Jonathan Papelbon was the club’s Fireman of the Year.  Daniel Bard was the club’s Rookie of the Year.  Nick Green won the Jackie Jensen Award for spirit and determination, and let me tell you something: any shortstop who goes from non-roster invitee to four-month starter has no shortage of spirit and determination.

As far as the stove is concerned, it’s still not too hot.  We acquired Royals infielder Tug Hulett for a player to be named later or cash considerations.  Alex Gonzalez signed a one-year deal with the Jays for about three million dollars, with a club option for two and a half million.  Now that he’s unfortunately out of the picture, we’re showing interest in Marco Scutaro, who says it’s either us or the Dodgers.  We’re also shopping Mike Lowell.  Surprise, surprise.  Even if we do end up shipping him off, it won’t even be a fair deal, because the recipient club would be getting a top-notch, albeit health-wise unpredictable, third baseman for fifty percent off, because we’d have to swallow at least that much of his salary to make him palatable.  It’s really just sad.  He had a phenomenal season (and postseason) in 2007 and amble moments of brilliance in 2008, especially in the ALDS.  But he is getting older, and that was in California where the weather is warmer, so perhaps a team from a city with a warmer climate would be a better fit for him.

But a few big names have surfaced.  The Tigers are apparently interested in trading Miguel Cabrera (with Detroit’s financial situation, who wouldn’t be?), and we’ll probably get first dibs.  Also, it’s official: we are going for Roy Halladay and going big.  The problem is that, to close both of these deals, we’ll almost certainly have to part with Clay Buchholz.  We’d also have to part with Casey Kelly, at least, to land Halladay.  And after the performance Clay Buchholz gave in Game Three of the ALDS (walking into an elimination game as a young pitcher with no postseason experience after having seen the lineup put up zero run support), I don’t know how comfortable I would be with giving him up.  I think we owe it to him, the organization, and ourselves to see more of what he’s got before we decide that he is not, in fact, one of the greats in the making.  But the plot thickens: Halladay said he’d waive his no-trade clause to go to the Bronx.  I’m not saying we should engage in prevention via irresponsible acquisition, but I am saying that we need to weigh our actions very carefully.  Especially since Halladay is getting older.  That’s something that seems to be lost amidst the sensation of it all.  The man is not immortal.  He ages.  And while he ages, his abilities will decline.  And right now, he’s at a point in his career where we can expect his next four or five years to be considerably different from his last four or five.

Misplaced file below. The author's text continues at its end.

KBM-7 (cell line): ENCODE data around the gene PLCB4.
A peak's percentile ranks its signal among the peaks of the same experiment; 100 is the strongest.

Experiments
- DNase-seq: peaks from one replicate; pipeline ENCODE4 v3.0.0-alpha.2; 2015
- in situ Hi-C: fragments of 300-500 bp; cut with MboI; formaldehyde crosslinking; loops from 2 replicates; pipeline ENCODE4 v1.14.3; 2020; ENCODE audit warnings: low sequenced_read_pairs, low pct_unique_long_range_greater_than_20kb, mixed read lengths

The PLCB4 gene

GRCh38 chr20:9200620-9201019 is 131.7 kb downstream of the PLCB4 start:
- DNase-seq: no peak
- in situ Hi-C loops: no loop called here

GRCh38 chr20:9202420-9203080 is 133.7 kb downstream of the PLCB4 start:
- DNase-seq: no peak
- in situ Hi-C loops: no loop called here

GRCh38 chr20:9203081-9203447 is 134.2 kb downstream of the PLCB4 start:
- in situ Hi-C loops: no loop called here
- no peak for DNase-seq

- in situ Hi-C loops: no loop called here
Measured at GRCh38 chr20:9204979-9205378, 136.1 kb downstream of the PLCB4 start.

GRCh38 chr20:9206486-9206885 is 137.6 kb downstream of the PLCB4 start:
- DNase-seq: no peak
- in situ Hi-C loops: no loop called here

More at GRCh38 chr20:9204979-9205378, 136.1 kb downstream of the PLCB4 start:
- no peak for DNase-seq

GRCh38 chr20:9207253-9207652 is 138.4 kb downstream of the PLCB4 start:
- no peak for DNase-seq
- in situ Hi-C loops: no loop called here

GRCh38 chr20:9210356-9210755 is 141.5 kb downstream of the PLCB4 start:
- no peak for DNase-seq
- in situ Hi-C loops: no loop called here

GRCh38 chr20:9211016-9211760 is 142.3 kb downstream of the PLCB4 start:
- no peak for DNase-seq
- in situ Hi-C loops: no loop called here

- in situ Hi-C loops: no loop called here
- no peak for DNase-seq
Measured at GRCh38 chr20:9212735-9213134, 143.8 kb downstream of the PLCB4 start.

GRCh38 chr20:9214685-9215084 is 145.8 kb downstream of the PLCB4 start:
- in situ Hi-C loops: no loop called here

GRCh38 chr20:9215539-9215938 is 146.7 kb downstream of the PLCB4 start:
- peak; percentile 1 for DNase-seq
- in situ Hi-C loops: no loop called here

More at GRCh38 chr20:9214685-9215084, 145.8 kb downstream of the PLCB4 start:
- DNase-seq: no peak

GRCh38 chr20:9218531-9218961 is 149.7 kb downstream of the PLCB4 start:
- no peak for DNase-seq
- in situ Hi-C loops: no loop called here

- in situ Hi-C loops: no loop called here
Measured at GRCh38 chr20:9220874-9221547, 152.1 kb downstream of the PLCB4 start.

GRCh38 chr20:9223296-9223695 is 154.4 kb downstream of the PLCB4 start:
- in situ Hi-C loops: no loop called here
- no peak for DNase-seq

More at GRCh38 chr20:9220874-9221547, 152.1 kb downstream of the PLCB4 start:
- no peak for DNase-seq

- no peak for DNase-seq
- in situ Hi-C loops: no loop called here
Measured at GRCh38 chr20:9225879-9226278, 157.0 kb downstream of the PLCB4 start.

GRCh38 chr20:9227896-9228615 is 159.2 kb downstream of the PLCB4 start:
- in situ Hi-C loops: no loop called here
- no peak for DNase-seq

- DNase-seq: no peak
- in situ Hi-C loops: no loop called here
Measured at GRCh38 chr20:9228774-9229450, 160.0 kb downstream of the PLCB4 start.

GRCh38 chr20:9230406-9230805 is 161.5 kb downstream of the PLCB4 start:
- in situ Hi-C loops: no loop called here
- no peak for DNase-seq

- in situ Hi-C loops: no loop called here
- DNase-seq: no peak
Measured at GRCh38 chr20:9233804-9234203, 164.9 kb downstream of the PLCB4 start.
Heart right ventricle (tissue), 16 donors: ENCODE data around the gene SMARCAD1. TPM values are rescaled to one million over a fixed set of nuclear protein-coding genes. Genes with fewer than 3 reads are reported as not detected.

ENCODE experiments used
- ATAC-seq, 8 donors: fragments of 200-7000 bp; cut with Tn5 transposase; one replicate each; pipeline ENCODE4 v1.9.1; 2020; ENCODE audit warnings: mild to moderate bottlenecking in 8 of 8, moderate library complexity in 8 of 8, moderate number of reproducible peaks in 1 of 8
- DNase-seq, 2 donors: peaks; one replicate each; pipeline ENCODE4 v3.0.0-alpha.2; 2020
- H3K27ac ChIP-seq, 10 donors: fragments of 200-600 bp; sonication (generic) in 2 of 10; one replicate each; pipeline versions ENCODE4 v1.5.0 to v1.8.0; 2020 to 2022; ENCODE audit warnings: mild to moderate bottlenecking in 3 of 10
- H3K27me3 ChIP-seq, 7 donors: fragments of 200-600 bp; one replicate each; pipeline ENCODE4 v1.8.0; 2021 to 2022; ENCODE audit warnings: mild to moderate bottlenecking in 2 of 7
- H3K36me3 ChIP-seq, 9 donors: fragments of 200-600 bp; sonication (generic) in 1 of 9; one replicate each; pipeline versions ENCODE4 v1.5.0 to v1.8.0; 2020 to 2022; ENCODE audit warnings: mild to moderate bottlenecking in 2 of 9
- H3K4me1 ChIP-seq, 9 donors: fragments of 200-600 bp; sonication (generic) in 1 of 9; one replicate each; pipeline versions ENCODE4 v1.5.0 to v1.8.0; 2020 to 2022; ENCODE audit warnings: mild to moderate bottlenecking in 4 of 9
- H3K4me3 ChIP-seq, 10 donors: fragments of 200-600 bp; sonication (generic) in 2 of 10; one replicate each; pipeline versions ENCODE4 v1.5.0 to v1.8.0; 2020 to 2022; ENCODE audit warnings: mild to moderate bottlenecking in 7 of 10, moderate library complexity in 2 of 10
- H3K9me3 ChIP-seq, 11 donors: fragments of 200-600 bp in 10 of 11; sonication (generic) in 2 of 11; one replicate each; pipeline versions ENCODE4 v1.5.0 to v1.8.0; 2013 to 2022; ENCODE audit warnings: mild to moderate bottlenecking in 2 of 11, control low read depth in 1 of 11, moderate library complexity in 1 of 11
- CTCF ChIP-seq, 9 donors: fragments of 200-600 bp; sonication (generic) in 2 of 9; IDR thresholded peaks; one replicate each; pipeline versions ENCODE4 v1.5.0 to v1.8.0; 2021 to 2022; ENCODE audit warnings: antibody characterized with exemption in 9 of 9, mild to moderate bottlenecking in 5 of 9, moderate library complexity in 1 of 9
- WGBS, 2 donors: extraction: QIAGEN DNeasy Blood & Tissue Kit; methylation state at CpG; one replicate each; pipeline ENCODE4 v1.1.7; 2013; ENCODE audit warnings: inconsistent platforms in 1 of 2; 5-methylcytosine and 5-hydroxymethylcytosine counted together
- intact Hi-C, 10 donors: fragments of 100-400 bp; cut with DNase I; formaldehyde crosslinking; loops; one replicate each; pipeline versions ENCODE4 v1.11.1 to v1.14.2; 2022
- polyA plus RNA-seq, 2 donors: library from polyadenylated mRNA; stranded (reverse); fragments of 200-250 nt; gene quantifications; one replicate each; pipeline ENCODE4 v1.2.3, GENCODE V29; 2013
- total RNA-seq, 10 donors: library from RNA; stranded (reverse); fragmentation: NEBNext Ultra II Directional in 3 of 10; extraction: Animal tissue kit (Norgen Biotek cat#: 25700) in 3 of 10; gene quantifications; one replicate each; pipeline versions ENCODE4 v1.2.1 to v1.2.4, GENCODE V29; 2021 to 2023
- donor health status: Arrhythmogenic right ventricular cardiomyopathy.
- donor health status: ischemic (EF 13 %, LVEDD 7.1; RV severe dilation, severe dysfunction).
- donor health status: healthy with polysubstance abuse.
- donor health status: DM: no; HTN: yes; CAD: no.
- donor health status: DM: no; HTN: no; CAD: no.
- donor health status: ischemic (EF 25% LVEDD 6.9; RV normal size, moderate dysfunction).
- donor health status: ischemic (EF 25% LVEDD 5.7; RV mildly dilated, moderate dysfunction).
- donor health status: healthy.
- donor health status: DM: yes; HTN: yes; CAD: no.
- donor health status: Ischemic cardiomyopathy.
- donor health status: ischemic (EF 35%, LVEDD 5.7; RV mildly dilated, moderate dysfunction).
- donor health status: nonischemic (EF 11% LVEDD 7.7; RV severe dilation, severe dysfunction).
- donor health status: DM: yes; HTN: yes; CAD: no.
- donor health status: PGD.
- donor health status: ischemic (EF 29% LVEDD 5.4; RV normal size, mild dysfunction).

Turns out that Ron Johnson is not our new bench coach.  DeMarlo Hale is.  Ron Johnson joined the Major League staff to coach at first in replacement of Hale.  I have to say I feel more comfortable with Hale as bench coach than I did when I thought Johnson would be doing it.  Not that I don’t think Johnson would be a good bench coach, but if we’re talking about the importance of knowing the players and the franchise inside-out, Hale, who’s been coaching first base for a while now, clearly has the edge there.

At the end of my recent posts, I’ve usually said something like, “All we can do now is wait and see.” I say that because it’s true.  But it’s also true that the suspense is killing me.  I keep getting this feeling that the offseason won’t come to a close until Theo Epstein does something big, but I can’t figure out what that’ll be.  A trade? A signing? Another starting pitcher? A new power hitter? It’s too hard and too early to tell.  But one thing’s for sure: something’s definitely brewing.  The front office has something up its sleeve.  The foundations have been laid for some sort of shake-up, even if we can’t quite figure out what it’ll be.

But before we conclude, I would like to report that Bud Selig will be retiring after the 2012 season.  It’s been one interesting ride.  He was named acting commissioner in 1992 and official commissioner in 1998, and since then we’ve seen a growth in the baseball market, an expansion of the postseason via the Wild Card, the introduction of revenue sharing, Interleague, a players’ strike, the first World Series cancellation since 1904 (ten years shy of a century), and the steroid era.  There was good, there was bad, and there was most definitely ugly.  What do we need in a successor? That’s an extremely open-ended question, but whoever it is will be charged with the difficult task of cleaning up baseball’s public image.  So much controversy occurred during Selig’s tenure that MLB will probably look to someone with a hard-line streak, someone who can keep the sport in line while still bringing revenue in.  We’ll see what happens.

The B’s beat the Blues, Wild, and Sens and lost to the Devils in sudden death.  The Pats beat the Jets.